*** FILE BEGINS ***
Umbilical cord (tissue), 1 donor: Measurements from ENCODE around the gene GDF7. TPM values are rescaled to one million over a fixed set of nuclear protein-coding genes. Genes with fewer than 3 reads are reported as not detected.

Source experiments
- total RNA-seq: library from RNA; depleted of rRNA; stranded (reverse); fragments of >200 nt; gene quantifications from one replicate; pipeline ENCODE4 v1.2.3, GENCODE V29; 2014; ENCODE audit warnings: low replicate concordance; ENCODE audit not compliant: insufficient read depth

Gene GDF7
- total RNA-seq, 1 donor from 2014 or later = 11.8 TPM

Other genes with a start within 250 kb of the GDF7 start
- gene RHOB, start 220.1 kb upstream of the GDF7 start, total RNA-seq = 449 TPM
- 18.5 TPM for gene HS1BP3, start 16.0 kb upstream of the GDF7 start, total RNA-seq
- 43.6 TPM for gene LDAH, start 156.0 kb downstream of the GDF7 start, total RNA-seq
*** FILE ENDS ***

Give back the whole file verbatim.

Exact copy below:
Umbilical cord (tissue), 1 donor: Measurements from ENCODE around the gene GDF7. TPM values are rescaled to one million over a fixed set of nuclear protein-coding genes. Genes with fewer than 3 reads are reported as not detected.

Source experiments
- total RNA-seq: library from RNA; depleted of rRNA; stranded (reverse); fragments of >200 nt; gene quantifications from one replicate; pipeline ENCODE4 v1.2.3, GENCODE V29; 2014; ENCODE audit warnings: low replicate concordance; ENCODE audit not compliant: insufficient read depth

Gene GDF7
- total RNA-seq, 1 donor from 2014 or later = 11.8 TPM

Other genes with a start within 250 kb of the GDF7 start
- gene RHOB, start 220.1 kb upstream of the GDF7 start, total RNA-seq = 449 TPM
- 18.5 TPM for gene HS1BP3, start 16.0 kb upstream of the GDF7 start, total RNA-seq
- 43.6 TPM for gene LDAH, start 156.0 kb downstream of the GDF7 start, total RNA-seq